At NEW we are no stranger to the numbers or the gravity of homelessness in the DC region. We see it every day in the nation’s capital. Especially this time of year — huddled under found layers, and trying for warmth over Metro grates. And yet, yesterday, we couldn’t help having what’s called a “driveway moment” in the radio business. It happened when we tuned into The Kojo Nnamdi show, where the conversation was about how Montgomery County, MD has effectively ended veteran homelessness.
Specifically, we listened to two military vets talk about being homeless. And one interviewed vet, Larry, who didn’t wish to share a last name, related a particularly hard experience: He lasted two days on the street because it was high summer when he was evicted. He spoke of going to McDonald’s to get a cup of water and cool off. But when it’s the middle of the night and still in the 80s, and you’re lying on a concrete slab trying to get rest amid the bugs, it’s very hard to stay remotely healthy — which is how he ended up in the hospital, due to dehydration. He spoke of finally finding shelter in a more stable housing situation, but struggling to see his family a few miles away or find meaningful work because what takes 15 minutes by car might as well be hundreds of miles away if you have no transportation.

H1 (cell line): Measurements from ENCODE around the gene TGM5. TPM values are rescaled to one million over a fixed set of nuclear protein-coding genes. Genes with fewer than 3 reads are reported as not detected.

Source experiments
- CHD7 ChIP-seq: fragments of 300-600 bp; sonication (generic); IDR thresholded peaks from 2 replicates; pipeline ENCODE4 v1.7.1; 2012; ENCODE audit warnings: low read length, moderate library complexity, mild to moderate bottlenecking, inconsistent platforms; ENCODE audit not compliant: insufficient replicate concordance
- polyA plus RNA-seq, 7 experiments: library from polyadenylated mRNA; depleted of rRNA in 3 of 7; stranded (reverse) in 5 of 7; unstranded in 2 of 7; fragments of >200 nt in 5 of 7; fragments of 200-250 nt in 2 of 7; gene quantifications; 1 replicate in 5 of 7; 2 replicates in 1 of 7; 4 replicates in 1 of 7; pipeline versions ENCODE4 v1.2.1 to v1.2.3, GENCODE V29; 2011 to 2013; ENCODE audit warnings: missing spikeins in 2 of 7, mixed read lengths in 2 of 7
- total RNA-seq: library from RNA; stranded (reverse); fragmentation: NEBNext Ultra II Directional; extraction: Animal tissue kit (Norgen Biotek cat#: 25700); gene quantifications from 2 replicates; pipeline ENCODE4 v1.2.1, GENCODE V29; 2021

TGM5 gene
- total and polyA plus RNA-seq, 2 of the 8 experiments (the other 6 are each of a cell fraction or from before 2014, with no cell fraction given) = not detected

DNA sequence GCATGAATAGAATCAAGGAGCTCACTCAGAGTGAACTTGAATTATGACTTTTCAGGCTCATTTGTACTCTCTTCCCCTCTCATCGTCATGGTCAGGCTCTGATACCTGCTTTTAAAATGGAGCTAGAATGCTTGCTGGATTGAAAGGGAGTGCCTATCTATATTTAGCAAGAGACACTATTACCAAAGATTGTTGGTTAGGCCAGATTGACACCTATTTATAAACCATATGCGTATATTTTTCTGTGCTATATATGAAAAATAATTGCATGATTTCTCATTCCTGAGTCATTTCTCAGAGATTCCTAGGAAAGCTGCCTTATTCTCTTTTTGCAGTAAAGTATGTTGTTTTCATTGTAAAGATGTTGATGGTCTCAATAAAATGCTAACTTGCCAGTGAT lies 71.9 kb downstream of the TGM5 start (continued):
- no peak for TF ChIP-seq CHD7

What got Larry to that point? He doesn’t say. But he does mention that he’s 61, was gainfully employed, had family, and had never been homeless. He never thought he’d be homeless.
But none of us thinks we’ll be homeless, or cooling off at a McDonald’s, or trying to look inconspicuous on a Metro platform until closing time. And like the women we serve at NEW, we certainly never think we will be in that position with children in tow — where the concern isn’t “I’d like to be closer to my kids” but “I need childcare to work or I’ll lose my kids!”
The conversation was sobering, compelling, and a must-hear. It is online at http://thekojonnamdishow.org/